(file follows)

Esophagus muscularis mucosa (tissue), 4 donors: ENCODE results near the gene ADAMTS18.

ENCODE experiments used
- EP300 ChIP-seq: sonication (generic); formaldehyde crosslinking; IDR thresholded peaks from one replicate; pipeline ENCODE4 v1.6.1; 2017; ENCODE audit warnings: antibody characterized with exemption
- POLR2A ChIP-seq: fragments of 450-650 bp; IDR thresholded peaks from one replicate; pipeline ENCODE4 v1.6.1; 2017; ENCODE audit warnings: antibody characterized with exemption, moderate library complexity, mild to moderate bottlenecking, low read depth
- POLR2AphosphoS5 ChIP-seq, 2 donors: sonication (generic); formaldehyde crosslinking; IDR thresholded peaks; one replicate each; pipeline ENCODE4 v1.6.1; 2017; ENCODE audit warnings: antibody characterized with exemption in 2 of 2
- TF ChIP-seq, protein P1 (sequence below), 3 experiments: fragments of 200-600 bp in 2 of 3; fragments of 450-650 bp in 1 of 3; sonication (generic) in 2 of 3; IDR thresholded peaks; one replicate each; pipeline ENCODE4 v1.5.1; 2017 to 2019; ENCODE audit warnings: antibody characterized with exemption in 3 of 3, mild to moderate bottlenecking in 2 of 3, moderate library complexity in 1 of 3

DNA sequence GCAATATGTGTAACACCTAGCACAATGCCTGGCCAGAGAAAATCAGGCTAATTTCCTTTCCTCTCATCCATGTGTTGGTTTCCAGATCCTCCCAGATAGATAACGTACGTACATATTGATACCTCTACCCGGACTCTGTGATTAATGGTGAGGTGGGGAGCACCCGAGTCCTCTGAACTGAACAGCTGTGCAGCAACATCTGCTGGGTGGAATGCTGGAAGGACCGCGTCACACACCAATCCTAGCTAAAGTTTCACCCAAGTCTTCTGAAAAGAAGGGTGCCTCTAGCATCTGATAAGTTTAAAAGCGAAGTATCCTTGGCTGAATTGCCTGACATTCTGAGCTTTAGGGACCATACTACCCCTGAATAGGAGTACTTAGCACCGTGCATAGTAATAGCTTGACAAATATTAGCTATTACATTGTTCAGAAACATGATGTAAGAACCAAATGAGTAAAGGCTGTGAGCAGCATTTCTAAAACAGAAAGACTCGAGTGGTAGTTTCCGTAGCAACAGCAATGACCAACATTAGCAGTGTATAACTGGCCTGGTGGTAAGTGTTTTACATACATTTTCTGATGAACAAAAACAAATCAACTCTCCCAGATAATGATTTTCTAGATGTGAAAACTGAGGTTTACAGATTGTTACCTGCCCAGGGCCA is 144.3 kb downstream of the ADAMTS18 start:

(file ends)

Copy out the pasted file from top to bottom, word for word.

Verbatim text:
Esophagus muscularis mucosa (tissue), 4 donors: ENCODE results near the gene ADAMTS18.

ENCODE experiments used
- EP300 ChIP-seq: sonication (generic); formaldehyde crosslinking; IDR thresholded peaks from one replicate; pipeline ENCODE4 v1.6.1; 2017; ENCODE audit warnings: antibody characterized with exemption
- POLR2A ChIP-seq: fragments of 450-650 bp; IDR thresholded peaks from one replicate; pipeline ENCODE4 v1.6.1; 2017; ENCODE audit warnings: antibody characterized with exemption, moderate library complexity, mild to moderate bottlenecking, low read depth
- POLR2AphosphoS5 ChIP-seq, 2 donors: sonication (generic); formaldehyde crosslinking; IDR thresholded peaks; one replicate each; pipeline ENCODE4 v1.6.1; 2017; ENCODE audit warnings: antibody characterized with exemption in 2 of 2
- TF ChIP-seq, protein P1 (sequence below), 3 experiments: fragments of 200-600 bp in 2 of 3; fragments of 450-650 bp in 1 of 3; sonication (generic) in 2 of 3; IDR thresholded peaks; one replicate each; pipeline ENCODE4 v1.5.1; 2017 to 2019; ENCODE audit warnings: antibody characterized with exemption in 3 of 3, mild to moderate bottlenecking in 2 of 3, moderate library complexity in 1 of 3

DNA sequence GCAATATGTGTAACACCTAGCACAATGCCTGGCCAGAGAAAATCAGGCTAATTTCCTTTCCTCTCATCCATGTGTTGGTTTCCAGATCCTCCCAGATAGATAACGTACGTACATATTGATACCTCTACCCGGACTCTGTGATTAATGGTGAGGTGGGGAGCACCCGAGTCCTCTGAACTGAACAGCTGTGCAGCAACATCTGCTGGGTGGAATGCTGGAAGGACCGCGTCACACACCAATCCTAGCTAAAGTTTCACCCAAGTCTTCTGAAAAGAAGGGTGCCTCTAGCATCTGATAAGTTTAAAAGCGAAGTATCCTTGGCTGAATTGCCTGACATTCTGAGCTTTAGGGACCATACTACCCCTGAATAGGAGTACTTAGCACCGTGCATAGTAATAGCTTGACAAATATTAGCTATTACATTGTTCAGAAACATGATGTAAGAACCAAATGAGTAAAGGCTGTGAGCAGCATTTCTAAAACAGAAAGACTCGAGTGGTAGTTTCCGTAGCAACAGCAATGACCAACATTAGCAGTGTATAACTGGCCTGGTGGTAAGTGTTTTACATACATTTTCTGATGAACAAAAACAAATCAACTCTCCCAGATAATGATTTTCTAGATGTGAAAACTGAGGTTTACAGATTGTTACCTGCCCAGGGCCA is 144.3 kb downstream of the ADAMTS18 start: